With all the hype about blended learning, higher education leaders are taking a closer look at how effective this learning method really is.
In the process, they're exposing a number of issues that need to be addressed, including how blended learning is defined and which core attributes matter. And they're trying to figure out where higher education needs to go from here, particularly when it comes to researching the impact of blended learning.
1. Definitions differ
So many definitions exist for blended learning that it makes research on its effectiveness difficult, said Chuck Dziuban, director of the Research Initiative for Teaching Effectiveness at the University of Central Florida. In a 2005 article Can 'Blended Learning' Be Redeemed?, Martin Oliver and Keith Trigwell concluded that "the term 'blended learning' is ill-defined and inconsistently used. Whilst its popularity is increasing, its clarity is not."
"With blended learning and research, we have a prototype, but the definition eludes us," Dziuban said in a session with three other panelists at the Blended Learning Conference and Workshop on July 8 in Denver.
The definition of blended learning should revolve around learning, not around the university, said Mark Brown, director of the National Institute for Digital Learning in Ireland and professor at Dublin City University, who gave a plenary talk at the conference on July 9. Institutional definitions focus on redesigning teaching and learning so that universities can be more effective, convenient and efficient.
This institutional focus is not good, and neither is a one-dimensional approach that only includes the integration of face-to-face and online learning. The definition issue is one reason Brown is critical of blended learning.
2. Model descriptions are incomplete
Car models come with complete descriptions, including physical features, engine specs and estimated miles per gallon. But blended learning models frequently come with just physical feature descriptions and don't include the pedagogical features, said Charles R. Graham, professor of instructional psychology and technology at Brigham Young University.
In the report Classifying K-12 Blended Learning, Michael B. Horn and Heather Staker categorize four blended learning models by physical features such as how students spend their time and where they spend it. The flexible model includes a customized, fluid schedule with mostly online learning and a face-to-face teacher, while the rotation model includes a fixed schedule of different learning modalities, which include online learning.
Because the pedagogical features aren't included in the model description and vary across campuses, it's hard to identify why student learning outcomes may change in blended learning initiatives, Graham said.
"As we start to focus our models more, it makes our ability to learn from what's actually happening in the classroom much better," Graham said. "We have to blend the core attributes of the physical layer with the core aspects of the pedagogical layer."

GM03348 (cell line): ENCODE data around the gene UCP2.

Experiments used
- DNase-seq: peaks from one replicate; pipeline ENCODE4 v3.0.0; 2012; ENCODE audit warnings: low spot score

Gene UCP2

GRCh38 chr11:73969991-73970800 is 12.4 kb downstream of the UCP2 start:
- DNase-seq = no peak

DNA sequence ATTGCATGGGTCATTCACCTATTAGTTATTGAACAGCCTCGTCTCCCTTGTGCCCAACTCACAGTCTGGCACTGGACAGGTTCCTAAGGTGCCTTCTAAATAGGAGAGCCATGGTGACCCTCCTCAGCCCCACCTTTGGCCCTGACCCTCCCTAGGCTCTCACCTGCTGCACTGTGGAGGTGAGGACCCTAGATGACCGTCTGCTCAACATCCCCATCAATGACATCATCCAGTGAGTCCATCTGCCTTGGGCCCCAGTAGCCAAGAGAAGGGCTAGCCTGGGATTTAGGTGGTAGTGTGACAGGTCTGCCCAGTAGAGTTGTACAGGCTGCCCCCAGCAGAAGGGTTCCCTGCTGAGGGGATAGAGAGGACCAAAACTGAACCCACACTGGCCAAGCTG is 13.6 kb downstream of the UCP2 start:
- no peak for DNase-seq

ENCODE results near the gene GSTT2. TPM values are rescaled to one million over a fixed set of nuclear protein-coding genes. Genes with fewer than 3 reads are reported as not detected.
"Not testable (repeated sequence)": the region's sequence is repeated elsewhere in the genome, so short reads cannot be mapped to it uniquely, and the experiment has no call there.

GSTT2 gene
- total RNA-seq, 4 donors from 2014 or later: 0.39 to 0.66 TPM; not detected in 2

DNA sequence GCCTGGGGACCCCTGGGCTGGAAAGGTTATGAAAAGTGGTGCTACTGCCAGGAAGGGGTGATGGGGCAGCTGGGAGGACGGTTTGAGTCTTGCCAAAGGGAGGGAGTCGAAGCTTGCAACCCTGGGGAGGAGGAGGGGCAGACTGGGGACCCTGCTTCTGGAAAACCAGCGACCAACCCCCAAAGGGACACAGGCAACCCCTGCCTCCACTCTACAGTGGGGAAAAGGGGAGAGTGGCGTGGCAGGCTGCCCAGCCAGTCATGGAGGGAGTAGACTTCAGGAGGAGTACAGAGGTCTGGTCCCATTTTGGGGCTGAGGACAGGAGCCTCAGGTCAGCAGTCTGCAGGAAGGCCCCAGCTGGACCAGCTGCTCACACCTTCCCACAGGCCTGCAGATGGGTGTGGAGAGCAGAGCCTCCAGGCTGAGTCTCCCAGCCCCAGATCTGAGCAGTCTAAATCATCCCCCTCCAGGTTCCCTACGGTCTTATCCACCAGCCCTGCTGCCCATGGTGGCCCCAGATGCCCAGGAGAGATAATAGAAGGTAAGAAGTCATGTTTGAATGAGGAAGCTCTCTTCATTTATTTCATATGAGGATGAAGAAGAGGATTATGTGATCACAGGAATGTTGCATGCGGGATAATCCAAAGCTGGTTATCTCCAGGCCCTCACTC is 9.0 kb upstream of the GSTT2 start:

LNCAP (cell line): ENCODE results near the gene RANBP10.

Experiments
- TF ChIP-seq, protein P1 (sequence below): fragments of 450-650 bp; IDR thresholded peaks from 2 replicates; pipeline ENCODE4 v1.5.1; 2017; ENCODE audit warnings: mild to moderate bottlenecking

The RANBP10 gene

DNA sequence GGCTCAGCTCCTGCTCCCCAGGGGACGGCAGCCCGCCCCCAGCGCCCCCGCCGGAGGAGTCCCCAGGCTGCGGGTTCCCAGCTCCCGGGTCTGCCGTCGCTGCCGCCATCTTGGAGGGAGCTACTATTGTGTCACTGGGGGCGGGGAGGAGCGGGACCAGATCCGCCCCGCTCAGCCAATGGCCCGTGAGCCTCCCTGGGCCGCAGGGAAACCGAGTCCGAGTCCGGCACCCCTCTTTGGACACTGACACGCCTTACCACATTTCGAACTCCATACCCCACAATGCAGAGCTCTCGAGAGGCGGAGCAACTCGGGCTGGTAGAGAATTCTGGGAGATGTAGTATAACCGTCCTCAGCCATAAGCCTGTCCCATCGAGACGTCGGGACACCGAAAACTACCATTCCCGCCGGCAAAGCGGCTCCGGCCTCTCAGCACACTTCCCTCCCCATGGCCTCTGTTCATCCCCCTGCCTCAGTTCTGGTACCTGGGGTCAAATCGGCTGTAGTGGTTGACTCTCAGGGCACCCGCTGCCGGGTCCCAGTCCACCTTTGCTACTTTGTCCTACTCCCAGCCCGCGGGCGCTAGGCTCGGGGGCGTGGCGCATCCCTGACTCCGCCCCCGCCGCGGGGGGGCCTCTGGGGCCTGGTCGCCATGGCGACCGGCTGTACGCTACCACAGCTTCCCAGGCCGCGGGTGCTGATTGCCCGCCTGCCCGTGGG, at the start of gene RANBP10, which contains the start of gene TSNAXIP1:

Dziuban added that researchers can fit any model to any data set that they have, but the key consideration is whether the data will fit models that someone else has.
"We are enamored with big data, and let me caution you, big data equals big noise," Dziuban said. "You have to be very very careful of that, otherwise you will find out that you are simply interpreting noise."
3. Transformative change does not happen
Blended learning is not disrupting the education process, so it's attractive and comfortable for administrators, Brown said. Many of them are paying lip service to the popular idea of blended learning, but aren't making real changes or asking what purpose blended learning serves.
"There's a lot of line dancing going on with blended learning, and I'm not seeing truly transformative outcomes," Brown said.
4. This concept is not new
Back in 1935, a professor had a blackboard, TV and transmitter to teach students outside the classroom. While the technology may be different, blended learning is not a new concept, even though it's being treated like one, Brown said.
While these issues make research on the impact of blended learning more difficult, research should still be valued on campus, said Patsy Moskal, faculty research associate for the Research Initiative for Teaching Effectiveness at the University of Central Florida. Ongoing research for nearly two decades and an executive-level commitment to it has allowed Moskal and Dziuban to analyze trends on campus and provide insight to faculty development staff on a shoestring budget.
Data is especially important because it allows researchers to provide answers to people who ask things like, "Why do people withdraw from online classes?"
"What we must convince our colleagues and the people around the world is the fact that we have quality in these courses," Dziuban said.
While Dziuban suggested that groups of universities get together to publish studies on the quality of blended courses, all research doesn't have to involve large studies with high values, Graham said. Faculty members in each university can do design-based research in their own classes to identify the core attributes that impact student success. And if they do that every semester, course improvement will go up dramatically.
One of the areas that higher education can research and study is how technology such as online and blended learning can help more students earn their degrees quickly, said Anthony Picciano, professor and executive officer in the Ph.D. Program in Urban Education at the Graduate Center of the City University of New York. It will take creative technology use to alleviate some of these problems in higher education.
"Whatever you do, evaluate what it is that worked or didn't work, and you learn as much from what doesn't work as what did work."
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